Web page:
The 16th World Sanskrit Conference was held in Bangkok from 28th June to 2nd July and featured a section on Vedic Mathematics chaired by James Glover. The ten papers featured a range of different aspects of Indian and Vedic mathematics and were well received. Within the next three months the papers will be published in the conference proceedings. This was an international conference, the largest of its kind, and is held every two to three years in different parts of the world. It was very useful to be able to present Vedic maths as a bona fide subject and this can only help with making it more accessible and acceptable.

Here is a brief synopsis of each paper.

Challenges to assimilating Vedic Math in the math classroom

Swati Dave, USA

Swati’s paper discusses the aim and challenges of integrating Vedic maths into a school curriculum. Through questionnaires sent out to various people engaged in teaching and learning Vedic maths the paper draws together and summarises current difficulties and successes experienced at the grass-roots level.

Vedic Maths as a Pedagogic Tool

James Glover, Kenneth Williams, UK

Co-authored by James and Kenneth, this paper looks at the pedagogical advantages of Vedic maths. Using various examples it illustrates the flexibility, speed, development of strategy skills, creativity, improved understanding and unifying qualities of Vedic maths.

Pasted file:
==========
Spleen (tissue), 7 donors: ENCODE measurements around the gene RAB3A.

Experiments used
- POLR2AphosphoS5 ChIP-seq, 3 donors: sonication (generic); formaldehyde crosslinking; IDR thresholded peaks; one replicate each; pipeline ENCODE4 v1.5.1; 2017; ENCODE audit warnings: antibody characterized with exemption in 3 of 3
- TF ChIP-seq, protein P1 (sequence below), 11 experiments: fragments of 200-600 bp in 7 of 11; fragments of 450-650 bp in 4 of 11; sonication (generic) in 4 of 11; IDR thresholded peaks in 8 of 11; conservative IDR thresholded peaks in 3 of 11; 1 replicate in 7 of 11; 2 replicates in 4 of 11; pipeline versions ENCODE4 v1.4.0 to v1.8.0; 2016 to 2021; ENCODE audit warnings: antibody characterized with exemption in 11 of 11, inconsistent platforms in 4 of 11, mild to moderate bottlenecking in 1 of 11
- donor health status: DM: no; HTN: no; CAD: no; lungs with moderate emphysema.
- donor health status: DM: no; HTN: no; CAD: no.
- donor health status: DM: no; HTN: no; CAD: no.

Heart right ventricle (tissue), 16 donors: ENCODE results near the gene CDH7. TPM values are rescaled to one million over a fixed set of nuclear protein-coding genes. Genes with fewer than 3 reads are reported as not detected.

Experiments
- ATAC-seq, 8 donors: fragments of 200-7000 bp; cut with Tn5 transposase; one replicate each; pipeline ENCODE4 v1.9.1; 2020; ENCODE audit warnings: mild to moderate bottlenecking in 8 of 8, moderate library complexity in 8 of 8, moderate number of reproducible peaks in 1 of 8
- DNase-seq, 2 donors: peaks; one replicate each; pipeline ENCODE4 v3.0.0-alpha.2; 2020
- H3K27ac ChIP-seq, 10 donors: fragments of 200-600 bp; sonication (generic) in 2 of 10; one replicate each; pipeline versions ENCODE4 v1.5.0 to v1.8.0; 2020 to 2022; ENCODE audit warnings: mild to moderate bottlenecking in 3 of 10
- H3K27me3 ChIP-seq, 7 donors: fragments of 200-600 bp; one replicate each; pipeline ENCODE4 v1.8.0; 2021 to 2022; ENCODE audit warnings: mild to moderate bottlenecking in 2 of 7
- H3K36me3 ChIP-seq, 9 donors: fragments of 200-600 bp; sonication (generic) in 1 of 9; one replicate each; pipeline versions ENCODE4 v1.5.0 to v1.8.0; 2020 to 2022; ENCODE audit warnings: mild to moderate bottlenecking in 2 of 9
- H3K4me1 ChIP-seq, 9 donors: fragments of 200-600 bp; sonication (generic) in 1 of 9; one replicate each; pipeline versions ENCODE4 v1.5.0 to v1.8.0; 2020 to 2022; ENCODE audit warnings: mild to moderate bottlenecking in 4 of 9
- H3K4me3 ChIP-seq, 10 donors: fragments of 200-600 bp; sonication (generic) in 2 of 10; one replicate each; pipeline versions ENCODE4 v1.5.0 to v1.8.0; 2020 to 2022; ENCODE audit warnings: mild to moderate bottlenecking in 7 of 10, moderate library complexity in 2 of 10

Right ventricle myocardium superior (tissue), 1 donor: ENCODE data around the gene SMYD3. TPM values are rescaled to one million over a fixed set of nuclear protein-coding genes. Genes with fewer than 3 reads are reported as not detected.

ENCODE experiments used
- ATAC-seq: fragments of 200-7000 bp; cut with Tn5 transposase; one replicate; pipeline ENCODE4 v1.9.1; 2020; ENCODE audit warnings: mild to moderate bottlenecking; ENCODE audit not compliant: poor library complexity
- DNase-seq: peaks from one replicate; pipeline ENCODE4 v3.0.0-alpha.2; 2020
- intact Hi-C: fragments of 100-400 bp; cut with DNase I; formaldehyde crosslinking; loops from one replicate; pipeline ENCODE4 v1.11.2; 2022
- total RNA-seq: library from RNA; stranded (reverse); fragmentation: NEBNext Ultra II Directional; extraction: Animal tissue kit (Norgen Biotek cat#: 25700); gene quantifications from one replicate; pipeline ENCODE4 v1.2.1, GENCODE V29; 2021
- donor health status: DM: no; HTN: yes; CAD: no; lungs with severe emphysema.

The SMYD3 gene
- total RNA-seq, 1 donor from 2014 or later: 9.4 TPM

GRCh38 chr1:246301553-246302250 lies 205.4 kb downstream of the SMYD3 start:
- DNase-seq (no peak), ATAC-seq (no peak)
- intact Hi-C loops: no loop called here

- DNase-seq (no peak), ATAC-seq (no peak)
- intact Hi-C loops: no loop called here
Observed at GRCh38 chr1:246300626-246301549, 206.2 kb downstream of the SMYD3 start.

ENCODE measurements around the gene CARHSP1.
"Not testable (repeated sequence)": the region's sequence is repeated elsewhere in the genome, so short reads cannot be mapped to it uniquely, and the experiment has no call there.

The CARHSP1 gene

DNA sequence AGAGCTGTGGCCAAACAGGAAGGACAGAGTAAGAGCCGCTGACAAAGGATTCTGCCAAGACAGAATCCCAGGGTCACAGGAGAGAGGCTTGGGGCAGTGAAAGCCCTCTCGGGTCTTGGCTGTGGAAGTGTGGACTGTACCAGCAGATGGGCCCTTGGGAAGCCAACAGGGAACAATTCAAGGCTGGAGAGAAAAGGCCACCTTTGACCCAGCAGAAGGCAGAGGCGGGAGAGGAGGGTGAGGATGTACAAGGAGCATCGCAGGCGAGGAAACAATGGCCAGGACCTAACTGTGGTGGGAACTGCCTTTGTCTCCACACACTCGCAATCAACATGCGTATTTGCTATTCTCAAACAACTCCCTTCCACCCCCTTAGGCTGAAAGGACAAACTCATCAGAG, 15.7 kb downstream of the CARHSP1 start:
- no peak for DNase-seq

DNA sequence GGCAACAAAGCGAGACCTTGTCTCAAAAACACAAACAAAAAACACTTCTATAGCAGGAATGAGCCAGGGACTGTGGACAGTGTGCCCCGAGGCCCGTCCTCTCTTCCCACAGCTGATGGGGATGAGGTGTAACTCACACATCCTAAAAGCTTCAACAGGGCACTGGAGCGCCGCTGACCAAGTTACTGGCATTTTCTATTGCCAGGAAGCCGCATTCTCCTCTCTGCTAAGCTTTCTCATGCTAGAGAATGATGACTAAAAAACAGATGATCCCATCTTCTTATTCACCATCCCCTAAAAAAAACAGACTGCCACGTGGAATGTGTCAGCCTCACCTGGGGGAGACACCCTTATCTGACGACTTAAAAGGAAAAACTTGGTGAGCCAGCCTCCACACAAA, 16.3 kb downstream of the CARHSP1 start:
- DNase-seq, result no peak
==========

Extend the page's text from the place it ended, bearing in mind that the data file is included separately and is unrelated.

Adapting Vedic Mathematics in modern technology and learning analytics; to enhance creativity and efficiency in Mathematics.

Lokesh Tayal, Singapore

Lokesh demonstrated his state of the art software application, Maths2Shine, that generates Math worksheets. Children attempt these worksheets and all their learning parameters are captured in real time in user-friendly software. The software also triggers collaboration between students, parents and teachers.


The Magic of the last Digit

Robert McNeil, UK

The Magic of the last Digit takes Tirtha’s algorithm for extracting the cube roots of perfect cubes and extends it for higher powers. It reveals a wonderful pattern in the last digits of such numbers and explains why the pattern works.


An investigation into the working of the Ekadhikena Purvena sutra, and how it can be used to identify prime numbers

Marianne Fletcher, South Africa

This highly detailed paper looks into how the Vedic method for converting fractions into decimals can be used to identify prime numbers and deepen our understanding of number theory.